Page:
A reader named Sarah sent me this photo with the accompanying message:
"My friend wanted to go Black Friday shopping and I couldn't help manipulating this shelf."
It means a great deal when a reader helps me sell books. In addition to this rogue redesign of the shelf so that my books are facing out, there are a few other things you can do to help an author:
1. Buy the book. Don't wait for a copy to be available in the local library. Just buy the damn thing. I can't tell you how many people - friends and family included - who have told me that they can't wait to read my book just as soon as it's returned to the library.
Buy the book. Please. Or at least tell me you did.
2. Give the book away as a gift. Books are easy to wrap and make outstanding gifts. In the case of my books, I invite readers who don't live locally to forge my signature so that they can give a prized "signed copy" as a gift.
I'll never tell.
3. If you discover that a bookstore is not carrying an author's titles or has run out of an author's books, mention the book and/or author to one or more of the employees. Tell them about the book. Tell them about the author. Tell them that they lost a sale today by not having the book available.
4. Preorder the author's next book. I'll be asking you to do that shortly for one of my upcoming books. Preorders help to boost production orders and increase the chances of a book landing on bestsellers' lists during its first week in print.
5. Leave a review on Amazon, Barnes & Noble, Goodreads, or all of them. It takes just a minute to rate a book and offer a review, but the benefits to the author are enormous.
This last thing won't help sell any books, but it will make an author feel good:
Write to the author if you loved the book. Just this week, I heard from readers in Guatemala, France, Mexico, and Florida. These emails mean the world to me. It's remarkable that a story once in my head is now being appreciated by people around the globe.
Stephen King calls it telepathy, and he's right. I had a thought, and now that thought is entering the mind of someone in Central America or Europe.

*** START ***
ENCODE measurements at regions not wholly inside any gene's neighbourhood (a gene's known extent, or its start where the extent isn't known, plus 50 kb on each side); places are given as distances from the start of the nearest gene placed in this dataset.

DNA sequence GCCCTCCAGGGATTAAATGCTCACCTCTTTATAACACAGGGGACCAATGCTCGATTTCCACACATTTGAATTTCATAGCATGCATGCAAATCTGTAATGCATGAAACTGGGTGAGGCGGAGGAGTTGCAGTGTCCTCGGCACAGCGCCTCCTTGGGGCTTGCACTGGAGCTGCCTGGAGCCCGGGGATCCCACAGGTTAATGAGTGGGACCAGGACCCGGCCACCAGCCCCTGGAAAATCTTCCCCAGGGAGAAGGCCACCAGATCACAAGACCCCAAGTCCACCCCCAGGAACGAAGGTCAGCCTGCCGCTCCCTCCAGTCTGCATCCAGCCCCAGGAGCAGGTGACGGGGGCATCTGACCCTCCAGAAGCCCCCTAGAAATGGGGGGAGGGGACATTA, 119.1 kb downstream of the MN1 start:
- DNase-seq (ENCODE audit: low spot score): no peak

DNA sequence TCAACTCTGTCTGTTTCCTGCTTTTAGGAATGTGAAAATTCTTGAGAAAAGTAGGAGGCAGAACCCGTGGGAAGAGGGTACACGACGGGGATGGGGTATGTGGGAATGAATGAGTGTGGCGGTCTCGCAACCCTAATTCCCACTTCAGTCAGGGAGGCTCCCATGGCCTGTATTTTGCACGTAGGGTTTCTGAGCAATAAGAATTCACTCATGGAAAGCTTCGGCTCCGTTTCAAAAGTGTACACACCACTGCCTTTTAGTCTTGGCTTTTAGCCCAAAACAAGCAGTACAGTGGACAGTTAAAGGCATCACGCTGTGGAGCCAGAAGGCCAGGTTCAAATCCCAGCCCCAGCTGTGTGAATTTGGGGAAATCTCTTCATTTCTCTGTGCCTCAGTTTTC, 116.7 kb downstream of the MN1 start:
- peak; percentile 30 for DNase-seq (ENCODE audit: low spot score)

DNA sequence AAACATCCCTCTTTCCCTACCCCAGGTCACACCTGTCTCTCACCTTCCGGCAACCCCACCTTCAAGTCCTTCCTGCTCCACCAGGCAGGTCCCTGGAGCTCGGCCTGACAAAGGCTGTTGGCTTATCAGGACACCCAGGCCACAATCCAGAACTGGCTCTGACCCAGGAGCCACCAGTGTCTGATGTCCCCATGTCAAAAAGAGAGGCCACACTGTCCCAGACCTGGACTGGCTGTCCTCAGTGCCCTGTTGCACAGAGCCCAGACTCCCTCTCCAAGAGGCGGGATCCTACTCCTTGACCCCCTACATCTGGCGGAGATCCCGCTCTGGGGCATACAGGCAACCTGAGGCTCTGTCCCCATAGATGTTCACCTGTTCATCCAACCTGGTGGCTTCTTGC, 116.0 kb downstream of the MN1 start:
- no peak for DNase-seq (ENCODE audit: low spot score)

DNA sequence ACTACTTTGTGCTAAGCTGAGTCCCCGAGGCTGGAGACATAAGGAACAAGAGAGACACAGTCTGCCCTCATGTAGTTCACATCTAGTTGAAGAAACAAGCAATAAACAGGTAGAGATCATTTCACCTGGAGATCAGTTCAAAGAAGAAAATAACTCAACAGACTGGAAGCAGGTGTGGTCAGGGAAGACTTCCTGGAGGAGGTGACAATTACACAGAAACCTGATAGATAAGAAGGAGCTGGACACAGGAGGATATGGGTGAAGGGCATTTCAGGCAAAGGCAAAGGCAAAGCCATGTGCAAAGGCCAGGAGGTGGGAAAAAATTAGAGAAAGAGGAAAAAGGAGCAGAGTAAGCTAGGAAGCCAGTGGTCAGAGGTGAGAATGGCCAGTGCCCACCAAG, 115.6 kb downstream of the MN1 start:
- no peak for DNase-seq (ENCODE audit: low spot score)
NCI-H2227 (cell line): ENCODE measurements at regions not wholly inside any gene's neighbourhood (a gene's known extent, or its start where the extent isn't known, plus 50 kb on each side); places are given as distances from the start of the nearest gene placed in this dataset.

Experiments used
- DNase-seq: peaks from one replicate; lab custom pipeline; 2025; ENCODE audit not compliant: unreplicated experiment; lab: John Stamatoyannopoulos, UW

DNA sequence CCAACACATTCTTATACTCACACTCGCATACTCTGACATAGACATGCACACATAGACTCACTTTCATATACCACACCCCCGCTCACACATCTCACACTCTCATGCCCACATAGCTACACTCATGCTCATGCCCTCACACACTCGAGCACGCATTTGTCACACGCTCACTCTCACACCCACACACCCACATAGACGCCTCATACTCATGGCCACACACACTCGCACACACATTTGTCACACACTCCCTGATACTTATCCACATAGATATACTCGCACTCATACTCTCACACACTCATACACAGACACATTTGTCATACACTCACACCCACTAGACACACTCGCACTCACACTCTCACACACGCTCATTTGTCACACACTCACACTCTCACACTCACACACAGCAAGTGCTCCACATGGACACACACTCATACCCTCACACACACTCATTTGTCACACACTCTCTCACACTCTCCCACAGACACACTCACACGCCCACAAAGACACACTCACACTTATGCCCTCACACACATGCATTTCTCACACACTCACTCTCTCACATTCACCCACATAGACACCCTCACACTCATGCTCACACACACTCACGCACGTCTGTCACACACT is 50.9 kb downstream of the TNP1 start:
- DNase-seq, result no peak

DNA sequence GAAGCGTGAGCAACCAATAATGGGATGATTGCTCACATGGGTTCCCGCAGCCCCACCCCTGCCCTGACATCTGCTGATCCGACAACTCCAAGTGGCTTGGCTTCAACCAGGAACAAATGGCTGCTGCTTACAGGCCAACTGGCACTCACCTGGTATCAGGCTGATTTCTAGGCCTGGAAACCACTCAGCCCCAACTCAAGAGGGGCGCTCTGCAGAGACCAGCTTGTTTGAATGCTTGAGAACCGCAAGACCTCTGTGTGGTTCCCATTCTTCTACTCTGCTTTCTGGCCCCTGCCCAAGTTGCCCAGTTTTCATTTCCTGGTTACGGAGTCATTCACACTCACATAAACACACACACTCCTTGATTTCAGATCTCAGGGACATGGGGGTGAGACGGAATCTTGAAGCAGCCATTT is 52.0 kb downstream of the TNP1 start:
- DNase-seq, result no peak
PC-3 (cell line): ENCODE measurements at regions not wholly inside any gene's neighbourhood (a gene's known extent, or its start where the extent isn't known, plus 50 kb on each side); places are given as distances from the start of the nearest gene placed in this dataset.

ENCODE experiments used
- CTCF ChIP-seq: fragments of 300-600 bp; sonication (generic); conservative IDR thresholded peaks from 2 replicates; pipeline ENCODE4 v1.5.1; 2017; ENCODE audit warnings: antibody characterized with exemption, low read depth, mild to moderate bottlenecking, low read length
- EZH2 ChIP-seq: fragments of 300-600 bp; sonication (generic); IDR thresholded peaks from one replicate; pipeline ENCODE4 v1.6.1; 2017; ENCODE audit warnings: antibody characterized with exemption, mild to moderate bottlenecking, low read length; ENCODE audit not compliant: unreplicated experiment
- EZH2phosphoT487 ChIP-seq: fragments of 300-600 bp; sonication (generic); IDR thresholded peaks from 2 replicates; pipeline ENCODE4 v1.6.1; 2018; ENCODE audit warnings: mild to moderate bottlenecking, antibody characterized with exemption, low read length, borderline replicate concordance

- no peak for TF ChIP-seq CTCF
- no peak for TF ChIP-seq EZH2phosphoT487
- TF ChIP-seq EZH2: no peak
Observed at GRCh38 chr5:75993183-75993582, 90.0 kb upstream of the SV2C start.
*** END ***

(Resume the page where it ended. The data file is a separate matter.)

This is the kind of thing that sends me back to the manuscript every day with enthusiasm and excitement.
Here's something unusual that I do with my books that has unintentionally increased sales:
I occasionally drop real people into my fictional worlds rather than inventing new characters. I'm not talking about starting with a person who I know and transforming then into a fictionalized version of themselves. I insert the entirety of a human being into my worlds, making no attempt to alter them from their real life version in any way, and this has oddly generated additional book sales.
In Memoirs of an Imagery Friend, Mrs. Gosk is an actual teacher and friend who I worked with for years before she recently retired. The Mrs. Gosk in the novel is exactly like the Mrs. Gosk in real life, right down the mentions of her husband and children. As a result, friends and fans of Mrs. Gosk have bought the book just to read about their friend
In The Perfect Comeback of Caroline Jacobs, a man named Eric Feeney makes a brief appearance on the first couple pages of the book. He's the most minor of characters imaginable, but Eric, a teacher in my school, has made the most of his fame. He has attended my book signing and offered to sign alongside me. He has directed friends, family, and complete strangers to purchase the book. He has even signed stock in bookstores after telling the booksellers that he is featured in the novel.
He's worked so hard that I'm looking to include him in the next novel in another very minor role.
Anything to increase the telepathy.